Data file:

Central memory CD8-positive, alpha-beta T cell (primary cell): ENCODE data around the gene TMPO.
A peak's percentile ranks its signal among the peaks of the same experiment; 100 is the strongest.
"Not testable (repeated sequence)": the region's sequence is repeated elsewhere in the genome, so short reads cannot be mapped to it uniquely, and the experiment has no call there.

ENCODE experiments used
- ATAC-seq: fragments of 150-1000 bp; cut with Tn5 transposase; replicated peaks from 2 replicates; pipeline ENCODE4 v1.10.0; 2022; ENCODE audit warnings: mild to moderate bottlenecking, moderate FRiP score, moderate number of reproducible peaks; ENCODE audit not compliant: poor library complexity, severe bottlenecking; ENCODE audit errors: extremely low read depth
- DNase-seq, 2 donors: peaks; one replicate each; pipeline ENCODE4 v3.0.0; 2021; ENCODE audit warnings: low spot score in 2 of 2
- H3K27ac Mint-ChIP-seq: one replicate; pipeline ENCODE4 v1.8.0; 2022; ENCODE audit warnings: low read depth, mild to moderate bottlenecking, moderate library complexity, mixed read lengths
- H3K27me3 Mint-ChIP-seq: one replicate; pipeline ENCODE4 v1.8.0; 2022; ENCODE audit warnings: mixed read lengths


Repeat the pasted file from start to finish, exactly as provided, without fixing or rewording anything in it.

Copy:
Central memory CD8-positive, alpha-beta T cell (primary cell): ENCODE data around the gene TMPO.
A peak's percentile ranks its signal among the peaks of the same experiment; 100 is the strongest.
"Not testable (repeated sequence)": the region's sequence is repeated elsewhere in the genome, so short reads cannot be mapped to it uniquely, and the experiment has no call there.

ENCODE experiments used
- ATAC-seq: fragments of 150-1000 bp; cut with Tn5 transposase; replicated peaks from 2 replicates; pipeline ENCODE4 v1.10.0; 2022; ENCODE audit warnings: mild to moderate bottlenecking, moderate FRiP score, moderate number of reproducible peaks; ENCODE audit not compliant: poor library complexity, severe bottlenecking; ENCODE audit errors: extremely low read depth
- DNase-seq, 2 donors: peaks; one replicate each; pipeline ENCODE4 v3.0.0; 2021; ENCODE audit warnings: low spot score in 2 of 2
- H3K27ac Mint-ChIP-seq: one replicate; pipeline ENCODE4 v1.8.0; 2022; ENCODE audit warnings: low read depth, mild to moderate bottlenecking, moderate library complexity, mixed read lengths
- H3K27me3 Mint-ChIP-seq: one replicate; pipeline ENCODE4 v1.8.0; 2022; ENCODE audit warnings: mixed read lengths